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Walking the Talk in Multiparty Bargaining: An Experimental Investigation

  • Kathleen L. McGinn

    ()

    (Harvard Business School, Negotiation, Organizations & Markets Unit)

  • Katherine L. Milkman

    ()

    (Wharton School, University of Pennsylvania)

  • Markus Nöth

    ()

    (Universität Hamburg,)

We study the framing effects of communication in multiparty bargaining. Communication has been shown to be more truthful and revealing than predicted in equilibrium. Because talk is preference-revealing, it may effectively frame bargaining around a logic of fairness or competition, moving parties on a path toward or away from equal-division agreements. These endogenous framing effects may outweigh any overall social utility effects due to the mere presence of communication. In two experiments, we find that non-binding talk of fairness within a three-party, complete-information game leads toward off-equilibrium, equal division payoffs, while non-binding talk focusing on competitive reasoning moves parties away from equal divisions. Our two studies allow us to demonstrate that spontaneous within-game dialogue and manipulated pre-game talk lead to the same results.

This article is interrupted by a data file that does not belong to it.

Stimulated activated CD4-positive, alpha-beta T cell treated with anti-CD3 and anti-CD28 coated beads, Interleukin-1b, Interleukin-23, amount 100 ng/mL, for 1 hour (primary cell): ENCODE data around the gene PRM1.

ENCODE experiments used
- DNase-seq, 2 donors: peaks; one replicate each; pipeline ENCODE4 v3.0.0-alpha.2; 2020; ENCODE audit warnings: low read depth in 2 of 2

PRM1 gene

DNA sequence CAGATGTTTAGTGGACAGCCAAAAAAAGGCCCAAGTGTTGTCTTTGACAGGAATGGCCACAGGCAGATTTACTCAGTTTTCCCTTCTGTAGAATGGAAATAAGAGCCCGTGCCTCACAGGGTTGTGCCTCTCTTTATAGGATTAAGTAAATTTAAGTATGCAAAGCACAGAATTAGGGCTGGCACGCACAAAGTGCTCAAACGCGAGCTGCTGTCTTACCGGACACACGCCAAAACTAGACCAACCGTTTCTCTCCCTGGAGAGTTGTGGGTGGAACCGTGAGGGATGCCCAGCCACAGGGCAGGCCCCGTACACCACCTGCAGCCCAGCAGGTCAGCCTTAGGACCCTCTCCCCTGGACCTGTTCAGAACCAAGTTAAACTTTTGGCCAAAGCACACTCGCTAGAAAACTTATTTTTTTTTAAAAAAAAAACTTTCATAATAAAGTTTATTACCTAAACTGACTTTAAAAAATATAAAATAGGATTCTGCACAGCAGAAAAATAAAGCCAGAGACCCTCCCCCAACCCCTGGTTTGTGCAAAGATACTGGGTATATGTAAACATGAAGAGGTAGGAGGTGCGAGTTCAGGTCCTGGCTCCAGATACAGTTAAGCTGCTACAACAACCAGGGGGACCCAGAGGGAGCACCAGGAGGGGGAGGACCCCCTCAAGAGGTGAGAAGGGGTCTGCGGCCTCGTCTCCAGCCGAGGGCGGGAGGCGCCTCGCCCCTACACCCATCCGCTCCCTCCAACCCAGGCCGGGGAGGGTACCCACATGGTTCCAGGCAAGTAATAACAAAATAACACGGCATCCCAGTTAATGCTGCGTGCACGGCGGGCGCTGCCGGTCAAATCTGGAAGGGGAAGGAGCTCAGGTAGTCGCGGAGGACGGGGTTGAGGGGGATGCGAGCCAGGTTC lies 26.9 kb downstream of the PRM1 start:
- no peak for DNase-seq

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Paper provided by Harvard Business School in its series Harvard Business School Working Papers with number 10-039.

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Length: 28 pages
Date of creation: Nov 2009
Date of revision:
Handle: RePEc:hbs:wpaper:10-039
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